JIM: The dreaded note that I would receive from Jay is that he would say, “Tom is not an a–hole. Remember that.” And that’s a great note, because he’s not an a–hole, and I genuinely believe that these two guys love each other. And if they didn’t, it would have ended the series 40 years ago, because it’s just fun when they have that dynamic.
It seems like Spike is trying to keep order in the house in the first episode. What role does he play in the show?
JIM: I love Spike, and the reason I love Spike is that if you look back, not only at what we did, but in the very beginning, Spike is the first single dad. He’s the perfect dad, always taking care of Tyke, and you just didn’t see that at the time, in any media. That’s what I like about him. He’s just this guy that I think is like sheriff of the house. He may not be the brightest sheriff, but he’s the sheriff of the house, and he’s trying to keep order. But it’s impossible with Tom and Jerry around.
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I noticed the dog, Spike, talks in the first episode, “Spike Gets Schooled,” but Tom remains silent. Were there any discussions to give the cat and mouse a voice this time around?
JAY: If they did suddenly talk, they’re not the classic characters. I think there’s a charm that they can’t talk.
JIM: One thing we found is, early on, we tried to honor Tom and Jerry by keeping the dialogue way, way down. But what we found was that it’s super hard to carry a show in 11 minutes. It felt like it would be doable in a much shorter format, the way it used to be done — but in 11 minutes, you need some characters talking. So we found by adding somebody that could kind of be our tour guide in every little story, it helps a lot in terms of the pacing.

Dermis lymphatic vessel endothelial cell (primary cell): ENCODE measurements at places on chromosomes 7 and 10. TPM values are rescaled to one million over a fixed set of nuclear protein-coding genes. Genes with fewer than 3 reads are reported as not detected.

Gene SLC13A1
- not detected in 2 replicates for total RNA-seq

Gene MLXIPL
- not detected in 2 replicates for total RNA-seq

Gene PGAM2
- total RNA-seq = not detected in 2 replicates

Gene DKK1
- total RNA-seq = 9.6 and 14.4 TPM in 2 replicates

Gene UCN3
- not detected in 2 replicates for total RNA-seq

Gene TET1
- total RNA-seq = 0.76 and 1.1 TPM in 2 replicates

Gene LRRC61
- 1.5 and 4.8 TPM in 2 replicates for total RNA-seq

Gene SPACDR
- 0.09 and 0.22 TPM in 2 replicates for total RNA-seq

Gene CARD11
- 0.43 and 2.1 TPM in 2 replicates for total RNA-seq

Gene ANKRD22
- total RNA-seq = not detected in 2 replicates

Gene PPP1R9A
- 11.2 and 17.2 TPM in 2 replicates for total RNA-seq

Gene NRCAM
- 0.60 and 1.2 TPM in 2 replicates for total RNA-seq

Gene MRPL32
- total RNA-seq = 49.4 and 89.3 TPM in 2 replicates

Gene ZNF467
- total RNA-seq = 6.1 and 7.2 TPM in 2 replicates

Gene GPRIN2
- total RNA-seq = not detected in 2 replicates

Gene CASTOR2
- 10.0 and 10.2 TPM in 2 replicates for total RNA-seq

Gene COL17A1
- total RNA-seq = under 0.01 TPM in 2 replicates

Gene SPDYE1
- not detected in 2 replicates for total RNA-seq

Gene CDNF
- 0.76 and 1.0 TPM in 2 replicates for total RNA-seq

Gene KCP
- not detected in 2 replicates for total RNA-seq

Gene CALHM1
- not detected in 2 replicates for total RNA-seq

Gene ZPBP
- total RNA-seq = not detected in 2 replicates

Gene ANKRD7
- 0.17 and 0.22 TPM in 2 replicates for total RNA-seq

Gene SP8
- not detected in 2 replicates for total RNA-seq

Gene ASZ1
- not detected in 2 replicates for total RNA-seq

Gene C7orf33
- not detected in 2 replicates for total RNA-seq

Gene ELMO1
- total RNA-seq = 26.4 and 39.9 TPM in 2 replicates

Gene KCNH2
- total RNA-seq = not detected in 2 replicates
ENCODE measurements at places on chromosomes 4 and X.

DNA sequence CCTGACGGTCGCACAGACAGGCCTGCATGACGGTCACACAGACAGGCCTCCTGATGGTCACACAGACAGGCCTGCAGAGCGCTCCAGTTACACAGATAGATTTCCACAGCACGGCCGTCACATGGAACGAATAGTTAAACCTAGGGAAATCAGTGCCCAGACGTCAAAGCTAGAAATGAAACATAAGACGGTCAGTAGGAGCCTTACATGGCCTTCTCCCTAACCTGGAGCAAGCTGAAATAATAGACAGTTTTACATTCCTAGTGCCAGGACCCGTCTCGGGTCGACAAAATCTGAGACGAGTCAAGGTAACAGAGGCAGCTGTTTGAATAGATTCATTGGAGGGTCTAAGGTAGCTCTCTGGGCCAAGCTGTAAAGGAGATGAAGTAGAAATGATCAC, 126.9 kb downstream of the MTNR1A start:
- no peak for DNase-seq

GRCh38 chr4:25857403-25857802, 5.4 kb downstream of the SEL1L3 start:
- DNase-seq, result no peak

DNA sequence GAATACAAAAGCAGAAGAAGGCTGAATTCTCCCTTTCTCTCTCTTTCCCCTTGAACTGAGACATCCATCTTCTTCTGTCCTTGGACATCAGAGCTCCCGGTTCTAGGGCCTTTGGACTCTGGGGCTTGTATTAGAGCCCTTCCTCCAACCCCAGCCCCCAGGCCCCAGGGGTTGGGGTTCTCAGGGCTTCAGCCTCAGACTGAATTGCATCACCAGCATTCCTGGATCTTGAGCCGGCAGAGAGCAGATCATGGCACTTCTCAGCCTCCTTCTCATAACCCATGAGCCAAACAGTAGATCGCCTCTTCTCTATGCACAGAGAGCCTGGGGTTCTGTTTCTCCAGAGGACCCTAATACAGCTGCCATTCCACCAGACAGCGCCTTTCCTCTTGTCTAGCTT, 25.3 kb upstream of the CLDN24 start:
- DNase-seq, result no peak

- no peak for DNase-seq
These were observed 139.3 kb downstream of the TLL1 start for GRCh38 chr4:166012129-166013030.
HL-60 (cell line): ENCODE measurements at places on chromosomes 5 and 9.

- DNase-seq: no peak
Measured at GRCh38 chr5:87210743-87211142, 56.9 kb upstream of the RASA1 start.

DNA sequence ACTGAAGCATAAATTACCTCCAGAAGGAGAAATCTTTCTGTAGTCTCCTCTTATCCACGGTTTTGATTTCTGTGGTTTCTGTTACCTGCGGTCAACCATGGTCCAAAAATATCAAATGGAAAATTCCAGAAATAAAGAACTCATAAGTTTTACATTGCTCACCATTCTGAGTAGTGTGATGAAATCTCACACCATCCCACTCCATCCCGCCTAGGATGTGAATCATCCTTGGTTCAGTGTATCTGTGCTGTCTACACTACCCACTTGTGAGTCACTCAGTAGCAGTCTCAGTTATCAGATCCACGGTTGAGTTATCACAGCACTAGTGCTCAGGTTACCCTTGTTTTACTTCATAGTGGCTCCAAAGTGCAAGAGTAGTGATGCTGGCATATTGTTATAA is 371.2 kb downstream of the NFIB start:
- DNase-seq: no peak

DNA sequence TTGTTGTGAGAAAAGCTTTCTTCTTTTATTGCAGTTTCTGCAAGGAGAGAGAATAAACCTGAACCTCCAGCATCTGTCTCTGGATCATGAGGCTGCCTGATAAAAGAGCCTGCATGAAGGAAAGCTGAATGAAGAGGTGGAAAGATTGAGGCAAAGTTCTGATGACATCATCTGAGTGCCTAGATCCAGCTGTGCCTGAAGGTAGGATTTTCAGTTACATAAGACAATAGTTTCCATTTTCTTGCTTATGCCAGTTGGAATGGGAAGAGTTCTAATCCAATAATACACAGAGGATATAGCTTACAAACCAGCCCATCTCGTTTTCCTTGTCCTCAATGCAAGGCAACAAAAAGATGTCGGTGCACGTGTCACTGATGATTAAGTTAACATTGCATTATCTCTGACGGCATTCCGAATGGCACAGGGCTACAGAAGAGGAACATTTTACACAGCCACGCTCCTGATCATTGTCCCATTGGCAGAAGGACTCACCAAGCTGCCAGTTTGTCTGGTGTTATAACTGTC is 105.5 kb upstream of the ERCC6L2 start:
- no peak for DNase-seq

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We’ve seen a lot of cartoons adapted as live-action feature films for the big screen over the years, including “The Flintsones” and more recently, “The Smurfs.” Are you surprised that “Tom and Jerry” hasn’t gotten a live-action treatment yet?
JAY: To be honest, I think they work best in just cartoons. I think we’ve done a great job with the direct-to-video movies we make once a year. Even then we’re pairing them up with somebody else that’s doing a lot of talking. “Sherlock Holmes,” “Wizard of Oz,” and other classic stories in which Tom and Jerry can play a role without doing any of the heavy lifting.
The cartoon landscape seems to always be changing and, in my opinion, getting more A.D.D. Things are just happening so much faster on modern shows. Was there any kind of concern that today’s viewers might not appreciate “Tom and Jerry?”
JAY: It is a very different vibe than a lot of other shows that are made by Nickelodeon, Cartoon Network or Disney that are geared toward a certain age. I think the best ones can be enjoyed by all ages. But I think a lot of shows are geared mainly at a target audience.
I think the classic “Tom and Jerry” shorts stand up next to any other cartoon going. I think there is something about those characters and their dynamic that doesn’t really age. It’s great characters and animation.